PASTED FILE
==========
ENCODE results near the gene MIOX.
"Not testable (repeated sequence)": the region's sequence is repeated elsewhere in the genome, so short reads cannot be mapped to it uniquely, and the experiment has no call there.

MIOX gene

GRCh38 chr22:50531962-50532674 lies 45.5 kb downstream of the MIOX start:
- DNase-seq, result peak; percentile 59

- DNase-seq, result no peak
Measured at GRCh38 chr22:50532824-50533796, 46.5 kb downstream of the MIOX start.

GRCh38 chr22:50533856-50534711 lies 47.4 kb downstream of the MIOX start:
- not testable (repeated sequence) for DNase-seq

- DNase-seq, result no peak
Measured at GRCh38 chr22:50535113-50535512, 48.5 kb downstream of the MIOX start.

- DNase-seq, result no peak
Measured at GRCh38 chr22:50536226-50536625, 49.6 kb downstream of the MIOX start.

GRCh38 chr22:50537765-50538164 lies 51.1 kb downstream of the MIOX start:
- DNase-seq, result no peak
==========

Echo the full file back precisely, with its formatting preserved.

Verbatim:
ENCODE results near the gene MIOX.
"Not testable (repeated sequence)": the region's sequence is repeated elsewhere in the genome, so short reads cannot be mapped to it uniquely, and the experiment has no call there.

MIOX gene

GRCh38 chr22:50531962-50532674 lies 45.5 kb downstream of the MIOX start:
- DNase-seq, result peak; percentile 59

- DNase-seq, result no peak
Measured at GRCh38 chr22:50532824-50533796, 46.5 kb downstream of the MIOX start.

GRCh38 chr22:50533856-50534711 lies 47.4 kb downstream of the MIOX start:
- not testable (repeated sequence) for DNase-seq

- DNase-seq, result no peak
Measured at GRCh38 chr22:50535113-50535512, 48.5 kb downstream of the MIOX start.

- DNase-seq, result no peak
Measured at GRCh38 chr22:50536226-50536625, 49.6 kb downstream of the MIOX start.

GRCh38 chr22:50537765-50538164 lies 51.1 kb downstream of the MIOX start:
- DNase-seq, result no peak